I am looking for a simple explanation/outline of the proof of Gödel's Second Incompleteness Theorem, and I haven't yet been able to find anything that is within my grasp. I'm looking for something like: http://www4.ncsu.edu/unity/lockers/users/f/felder/public/kenny/papers/godel.html (for his first theorem) - i.e., not very mathematically rigorous, just giving an overview of the main ideas and the thought process behind the proof.
To me, it seems that the (main ideas of the) proof could be made quite simple:
1.) Gödel's first incompleteness theorem proves that "Any effectively generated theory capable of expressing elementary arithmetic cannot be both consistent and complete. In particular, for any consistent, effectively generated formal theory that proves certain basic arithmetic truths, there is an arithmetical statement that is true, but not provable in the theory (Kleene 1967, p. 250)." (wikipedia).
2.) The proof works by asserting that in any "effectively generated theory capable of expressing elementary arithmetic", it is possible to formulate a "Gödel statement" which essential says: "This statement is not provable"; this must be a true statement, for if it were false, then it could be proven, and that would lead to contradictions. So we have a true statement which is not provable within the theory. QED.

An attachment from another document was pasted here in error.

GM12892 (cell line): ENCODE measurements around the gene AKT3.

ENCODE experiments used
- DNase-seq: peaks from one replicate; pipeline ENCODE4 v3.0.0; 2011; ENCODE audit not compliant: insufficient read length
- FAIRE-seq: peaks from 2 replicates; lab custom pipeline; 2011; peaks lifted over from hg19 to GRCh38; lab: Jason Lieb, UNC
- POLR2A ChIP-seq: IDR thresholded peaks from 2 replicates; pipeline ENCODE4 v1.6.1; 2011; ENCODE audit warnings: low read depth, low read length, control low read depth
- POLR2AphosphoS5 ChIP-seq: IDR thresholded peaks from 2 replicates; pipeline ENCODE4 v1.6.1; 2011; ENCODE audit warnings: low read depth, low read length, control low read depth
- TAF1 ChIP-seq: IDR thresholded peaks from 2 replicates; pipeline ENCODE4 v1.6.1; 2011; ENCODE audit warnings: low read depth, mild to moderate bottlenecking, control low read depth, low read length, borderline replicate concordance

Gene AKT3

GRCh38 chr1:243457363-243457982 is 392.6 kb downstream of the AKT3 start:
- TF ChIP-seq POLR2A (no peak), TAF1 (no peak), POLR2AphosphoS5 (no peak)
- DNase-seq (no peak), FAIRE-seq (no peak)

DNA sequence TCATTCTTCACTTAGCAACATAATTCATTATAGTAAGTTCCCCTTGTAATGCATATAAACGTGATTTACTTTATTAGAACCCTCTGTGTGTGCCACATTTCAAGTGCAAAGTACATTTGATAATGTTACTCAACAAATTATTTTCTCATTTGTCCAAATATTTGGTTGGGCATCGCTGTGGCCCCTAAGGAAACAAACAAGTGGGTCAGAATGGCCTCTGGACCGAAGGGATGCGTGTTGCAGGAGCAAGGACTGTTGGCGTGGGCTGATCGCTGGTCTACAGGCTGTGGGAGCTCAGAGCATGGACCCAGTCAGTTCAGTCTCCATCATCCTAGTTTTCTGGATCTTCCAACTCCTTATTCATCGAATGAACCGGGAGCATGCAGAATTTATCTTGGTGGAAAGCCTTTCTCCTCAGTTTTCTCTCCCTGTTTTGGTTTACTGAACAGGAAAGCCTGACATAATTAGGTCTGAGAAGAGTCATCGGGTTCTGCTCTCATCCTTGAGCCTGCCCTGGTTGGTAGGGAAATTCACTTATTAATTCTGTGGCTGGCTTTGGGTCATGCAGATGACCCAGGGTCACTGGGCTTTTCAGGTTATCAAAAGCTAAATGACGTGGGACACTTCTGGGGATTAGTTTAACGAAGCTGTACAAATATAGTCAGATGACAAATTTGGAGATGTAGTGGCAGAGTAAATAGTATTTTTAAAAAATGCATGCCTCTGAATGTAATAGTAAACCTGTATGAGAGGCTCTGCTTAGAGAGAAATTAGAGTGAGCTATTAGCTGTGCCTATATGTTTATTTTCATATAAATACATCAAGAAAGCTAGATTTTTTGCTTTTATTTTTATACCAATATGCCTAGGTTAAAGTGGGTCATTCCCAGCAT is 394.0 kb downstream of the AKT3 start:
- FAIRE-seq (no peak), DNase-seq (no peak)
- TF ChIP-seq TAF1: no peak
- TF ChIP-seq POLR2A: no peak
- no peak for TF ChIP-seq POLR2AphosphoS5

3.) Now, IF we were able to prove the "Gödel statement", our theory would be inconsistent. Thus, a statement which asserts the consistency of our theory must prove/imply that we CANNOT prove the Gödel statement, or, in other words, it must prove the statement that the Gödel statement is not provable.
4.) BUT - the statement: "The Gödel statement is not provable" IS the Gödel statement. So, in proving its own consistency, a theory must prove the Gödel statement, implying that it is inconsistent.
Nothing that I have read has been anywhere near this simple. What am I missing? Is it really much more complicated that what I have put here?
DISCLAIMER: I am not a mathematician, and I haven't had much in the way of formal mathematics instruction. I am just an interested layperson.